Climate sensitivity - How sensitive is Earth’s climate to CO2 [Past]

The climate record definitively shows that the Earth's climate is sensitive to various drivers, including greenhouse gases, orbital variations and continental shifts. Unfortunately, there are no past analogs for the anticipated 21st century climate changes, and so a principal challenge in applying these constraints to the future is to interpret these changes quantitatively.


Figure 1: Climate sensitivities are a function of what feedbacks are included and what timescales are being considered.

At the global scale, the framework of radiative forcing and response is a powerful method to constrain sensitivity, however, there are many nuances. First, the system being described needs to be defined - what are the forcings, and what are the responses? This might seem clear at first glance, but actually depends on the availability of data and what timescales are being considered (Fig. 1). Second, there needs to be clarity in how the calculated sensitivity relates to either the “climate sensitivity” determined by models, or the related concept of the transient climate response.

The commonly used “Charney sensitivity” - the equilibrium surface temperature response to 2xCO2 allowing most atmospheric processes to react, but holding ice sheets, vegetation, atmospheric composition and ocean circulation constant - is a useful climate model metric. Constraining this from paleo-data requires information on all the “constant” components, most notably for the Last Glacial Maximum (LGM), where many (though not all) the elements are available (Köhler et al. 2010; Schmittner et al. 2011), and perhaps the last millennium, where many aspects are not fundamentally different from today (Hegerl et al. 2006). However, while the Charney sensitivity is a useful characterization of the any particular atmospheric model, it is not the same as what would actually occur if 2xCO2 were reached and maintained for a long time.

There are important nuances: climate sensitivity to cooler conditions might not be equivalent to climate sensitivity to warmer ones (indeed evidence suggests it is 80 to 90% smaller; Hargreaves et al. 2007; Crucifix 2006; Hansen et al. 2005) and some forcings just can't be fitted into a global forcing/response framework at all (such as orbital variations). Furthermore, there is often substantial uncertainty in the forcings - whether it is the size of ice sheets at the LGM, or solar forcing in medieval times, that must be taken into account in assessing the uncertainties in any estimates.

Constraining any sensitivities from the paleo-record is thus still a work in progress. Predominantly data-driven approaches (like Köhler et al. 2010 or Lorius et al. 1990, for the LGM) suggest a Charney sensitivity of around 3ºC (with a 2σ range of ~1-5ºC). Synthesis estimates that use a combination of intermediate models constrained by LGM paleo-data have given ranges of 1.2-4.3ºC (5-95%) (Schneider von Deimling et al. 2006) and 1.7-2.6ºC (17-83% range) (Schmittner et al. 2011). Note however, that the latter estimate includes a vegetation feedback, not included in the standard definition of the Charney sensitivity. A correction for this reduces the estimated sensitivity by about 0.2ºC. There is a large (and as yet barely quantified) sensitivity to model structure in these calculations since the models used to date do not give a very good fit to the regional details of the proxy data.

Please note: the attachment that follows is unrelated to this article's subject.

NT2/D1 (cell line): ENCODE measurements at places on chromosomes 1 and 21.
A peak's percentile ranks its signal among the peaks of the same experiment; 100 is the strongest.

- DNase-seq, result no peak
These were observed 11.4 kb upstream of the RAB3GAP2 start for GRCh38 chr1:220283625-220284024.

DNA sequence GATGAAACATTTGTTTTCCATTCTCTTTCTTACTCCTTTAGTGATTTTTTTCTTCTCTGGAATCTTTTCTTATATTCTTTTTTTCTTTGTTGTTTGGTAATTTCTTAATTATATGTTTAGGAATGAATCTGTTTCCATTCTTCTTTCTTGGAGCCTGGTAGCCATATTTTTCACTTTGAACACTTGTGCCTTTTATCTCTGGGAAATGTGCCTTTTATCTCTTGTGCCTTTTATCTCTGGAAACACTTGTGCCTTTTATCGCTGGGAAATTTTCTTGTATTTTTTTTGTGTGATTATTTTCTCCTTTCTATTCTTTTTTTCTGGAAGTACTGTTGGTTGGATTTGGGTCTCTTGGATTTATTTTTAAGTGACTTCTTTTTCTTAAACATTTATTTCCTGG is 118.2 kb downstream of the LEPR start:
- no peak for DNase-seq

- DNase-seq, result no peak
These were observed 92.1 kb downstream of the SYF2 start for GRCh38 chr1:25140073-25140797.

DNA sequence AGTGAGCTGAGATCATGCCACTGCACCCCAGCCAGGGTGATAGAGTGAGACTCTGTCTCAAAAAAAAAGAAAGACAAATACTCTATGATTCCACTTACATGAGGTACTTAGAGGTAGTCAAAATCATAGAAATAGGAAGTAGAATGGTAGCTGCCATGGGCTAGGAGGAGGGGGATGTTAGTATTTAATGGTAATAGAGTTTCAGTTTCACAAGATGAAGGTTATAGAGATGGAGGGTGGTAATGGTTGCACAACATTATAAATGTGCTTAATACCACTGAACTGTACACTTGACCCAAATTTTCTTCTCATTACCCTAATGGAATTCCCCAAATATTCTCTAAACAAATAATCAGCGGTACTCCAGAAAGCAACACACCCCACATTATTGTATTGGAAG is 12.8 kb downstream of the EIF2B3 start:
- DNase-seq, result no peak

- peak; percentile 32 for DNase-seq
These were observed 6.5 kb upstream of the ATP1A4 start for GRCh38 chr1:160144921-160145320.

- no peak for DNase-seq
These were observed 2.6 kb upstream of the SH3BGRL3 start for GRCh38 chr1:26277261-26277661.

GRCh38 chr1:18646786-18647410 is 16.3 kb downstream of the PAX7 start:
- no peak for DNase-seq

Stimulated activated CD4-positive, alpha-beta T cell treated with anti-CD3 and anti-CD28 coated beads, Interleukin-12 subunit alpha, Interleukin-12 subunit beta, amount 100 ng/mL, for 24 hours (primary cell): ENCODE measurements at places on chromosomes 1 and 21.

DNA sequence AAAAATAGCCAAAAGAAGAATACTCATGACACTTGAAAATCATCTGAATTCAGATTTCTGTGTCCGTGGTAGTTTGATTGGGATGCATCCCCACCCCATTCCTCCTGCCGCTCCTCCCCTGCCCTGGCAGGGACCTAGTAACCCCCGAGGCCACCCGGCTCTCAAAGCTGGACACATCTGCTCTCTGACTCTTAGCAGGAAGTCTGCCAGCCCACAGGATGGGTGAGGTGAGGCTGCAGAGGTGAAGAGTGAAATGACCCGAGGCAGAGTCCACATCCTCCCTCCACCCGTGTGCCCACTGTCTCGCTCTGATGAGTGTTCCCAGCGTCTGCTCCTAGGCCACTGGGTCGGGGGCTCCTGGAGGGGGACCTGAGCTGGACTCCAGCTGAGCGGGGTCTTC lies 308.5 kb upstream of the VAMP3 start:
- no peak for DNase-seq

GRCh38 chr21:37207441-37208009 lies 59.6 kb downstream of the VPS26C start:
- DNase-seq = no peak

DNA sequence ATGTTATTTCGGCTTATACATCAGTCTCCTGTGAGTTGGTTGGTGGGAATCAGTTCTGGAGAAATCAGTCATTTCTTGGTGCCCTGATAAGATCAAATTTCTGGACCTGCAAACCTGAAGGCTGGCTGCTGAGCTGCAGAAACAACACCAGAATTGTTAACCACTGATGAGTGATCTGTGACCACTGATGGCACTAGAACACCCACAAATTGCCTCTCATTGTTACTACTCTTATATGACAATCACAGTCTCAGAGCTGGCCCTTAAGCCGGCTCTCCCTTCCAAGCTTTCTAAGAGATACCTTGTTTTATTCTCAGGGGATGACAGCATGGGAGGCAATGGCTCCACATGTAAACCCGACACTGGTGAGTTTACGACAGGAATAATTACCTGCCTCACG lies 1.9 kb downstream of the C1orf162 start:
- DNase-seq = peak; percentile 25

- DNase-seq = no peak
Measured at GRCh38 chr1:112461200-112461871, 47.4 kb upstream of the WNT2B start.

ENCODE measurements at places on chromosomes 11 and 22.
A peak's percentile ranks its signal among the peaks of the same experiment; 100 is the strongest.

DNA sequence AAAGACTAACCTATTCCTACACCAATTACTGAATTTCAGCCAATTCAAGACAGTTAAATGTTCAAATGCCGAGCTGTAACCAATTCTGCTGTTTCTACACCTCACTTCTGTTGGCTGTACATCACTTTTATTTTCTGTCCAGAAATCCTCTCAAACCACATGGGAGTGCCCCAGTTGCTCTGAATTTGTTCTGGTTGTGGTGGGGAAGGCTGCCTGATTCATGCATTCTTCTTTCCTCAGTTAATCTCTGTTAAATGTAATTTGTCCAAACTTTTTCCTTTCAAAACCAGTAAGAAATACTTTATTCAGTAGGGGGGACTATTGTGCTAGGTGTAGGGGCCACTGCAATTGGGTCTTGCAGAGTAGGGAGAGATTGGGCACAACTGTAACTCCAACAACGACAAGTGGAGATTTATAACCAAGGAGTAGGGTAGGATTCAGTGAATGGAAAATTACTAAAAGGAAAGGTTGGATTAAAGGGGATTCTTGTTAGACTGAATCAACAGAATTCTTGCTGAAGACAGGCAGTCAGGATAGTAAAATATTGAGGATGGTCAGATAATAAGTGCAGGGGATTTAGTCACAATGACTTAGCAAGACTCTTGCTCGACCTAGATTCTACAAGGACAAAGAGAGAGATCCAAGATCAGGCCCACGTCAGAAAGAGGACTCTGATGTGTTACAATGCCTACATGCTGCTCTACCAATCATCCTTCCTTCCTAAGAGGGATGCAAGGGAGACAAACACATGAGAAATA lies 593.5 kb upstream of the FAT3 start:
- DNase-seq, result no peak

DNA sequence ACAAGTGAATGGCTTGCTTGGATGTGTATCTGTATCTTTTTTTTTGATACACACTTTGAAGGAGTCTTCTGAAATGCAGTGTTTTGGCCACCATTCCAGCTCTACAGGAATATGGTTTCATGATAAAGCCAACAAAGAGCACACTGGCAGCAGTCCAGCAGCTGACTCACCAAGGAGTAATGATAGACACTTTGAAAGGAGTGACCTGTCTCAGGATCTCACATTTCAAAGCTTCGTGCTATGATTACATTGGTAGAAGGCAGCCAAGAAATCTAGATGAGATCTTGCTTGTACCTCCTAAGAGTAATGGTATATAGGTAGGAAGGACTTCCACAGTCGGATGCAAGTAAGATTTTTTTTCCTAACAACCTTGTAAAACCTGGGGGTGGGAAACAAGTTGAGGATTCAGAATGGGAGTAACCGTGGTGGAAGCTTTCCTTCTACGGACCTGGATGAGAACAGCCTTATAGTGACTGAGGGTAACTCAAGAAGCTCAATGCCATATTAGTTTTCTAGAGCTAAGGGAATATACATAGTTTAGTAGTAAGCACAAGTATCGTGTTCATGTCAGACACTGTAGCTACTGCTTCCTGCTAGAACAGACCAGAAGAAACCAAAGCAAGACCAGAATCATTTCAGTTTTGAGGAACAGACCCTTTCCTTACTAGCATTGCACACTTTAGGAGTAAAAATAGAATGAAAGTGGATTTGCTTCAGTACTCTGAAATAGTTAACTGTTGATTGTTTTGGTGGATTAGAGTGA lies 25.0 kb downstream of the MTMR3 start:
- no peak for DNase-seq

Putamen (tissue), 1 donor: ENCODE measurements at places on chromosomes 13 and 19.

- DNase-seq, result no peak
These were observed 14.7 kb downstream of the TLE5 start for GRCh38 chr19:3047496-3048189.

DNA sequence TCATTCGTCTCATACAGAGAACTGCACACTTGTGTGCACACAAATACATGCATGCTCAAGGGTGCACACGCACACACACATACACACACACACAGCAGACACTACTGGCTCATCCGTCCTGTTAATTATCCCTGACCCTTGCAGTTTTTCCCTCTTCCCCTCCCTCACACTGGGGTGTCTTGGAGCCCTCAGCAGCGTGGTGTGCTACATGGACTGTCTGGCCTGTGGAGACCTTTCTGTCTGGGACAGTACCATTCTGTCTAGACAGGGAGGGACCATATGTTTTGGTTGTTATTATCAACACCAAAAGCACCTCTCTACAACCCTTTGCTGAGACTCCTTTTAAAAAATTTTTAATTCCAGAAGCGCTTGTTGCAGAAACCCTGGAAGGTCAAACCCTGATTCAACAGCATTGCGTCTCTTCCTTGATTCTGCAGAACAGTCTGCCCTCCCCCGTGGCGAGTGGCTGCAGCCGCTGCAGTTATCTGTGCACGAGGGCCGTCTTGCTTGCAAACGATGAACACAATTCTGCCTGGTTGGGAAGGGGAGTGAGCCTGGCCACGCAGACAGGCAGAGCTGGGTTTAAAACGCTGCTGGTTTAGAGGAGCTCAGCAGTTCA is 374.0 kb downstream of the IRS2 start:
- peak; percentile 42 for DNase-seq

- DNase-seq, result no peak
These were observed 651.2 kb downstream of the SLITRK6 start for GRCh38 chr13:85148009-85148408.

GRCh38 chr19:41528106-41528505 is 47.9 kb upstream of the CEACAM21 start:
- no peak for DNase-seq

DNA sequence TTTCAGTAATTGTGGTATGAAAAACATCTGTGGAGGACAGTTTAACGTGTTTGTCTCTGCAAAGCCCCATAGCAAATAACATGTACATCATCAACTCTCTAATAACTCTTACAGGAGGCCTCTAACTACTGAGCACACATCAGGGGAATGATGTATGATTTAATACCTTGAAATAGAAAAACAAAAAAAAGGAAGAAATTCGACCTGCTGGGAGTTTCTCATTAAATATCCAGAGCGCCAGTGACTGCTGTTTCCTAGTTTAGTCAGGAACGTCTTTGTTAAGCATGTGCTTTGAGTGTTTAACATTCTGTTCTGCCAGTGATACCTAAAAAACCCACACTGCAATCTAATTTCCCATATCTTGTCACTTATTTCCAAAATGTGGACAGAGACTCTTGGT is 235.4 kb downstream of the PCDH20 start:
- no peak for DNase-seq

By expanding the framework to incorporate excluded fast and slow feedback elements, it is possible to estimate the long-term “Earth System Sensitivity” (ESS) (Lunt et al. 2010; Hansen et al. 2008), i.e. the temperature realized after all the feedbacks have worked themselves out. For instance, Lunt et al. (2010) found that the addition of ice sheet and vegetation responses (derived from Pliocene proxy data), increased their model sensitivity to CO2 by ~50%. However, this will apply only at very long timescales (many tens of thousands of years or even longer). Intermediate definitions of the sensitivity might also be calculated - for instance, taking dust, aerosol and ozone changes (fast atmospheric responses) or ocean circulation changes as feedbacks as well, but still holding ice sheets and vegetation constant.

Linking estimates of climate drivers in the past, estimates of the climate response, and the prospects for future change is however a crucial task (Schmidt 2010). To a large extent it requires the use of climate models, and the incorporation of a paleo-climate modeling component in CMIP5 will serve as a good testbed for using the paleo-record to assess the credibility of many aspects of the future projections (not simply the global mean temperature sensitivity).

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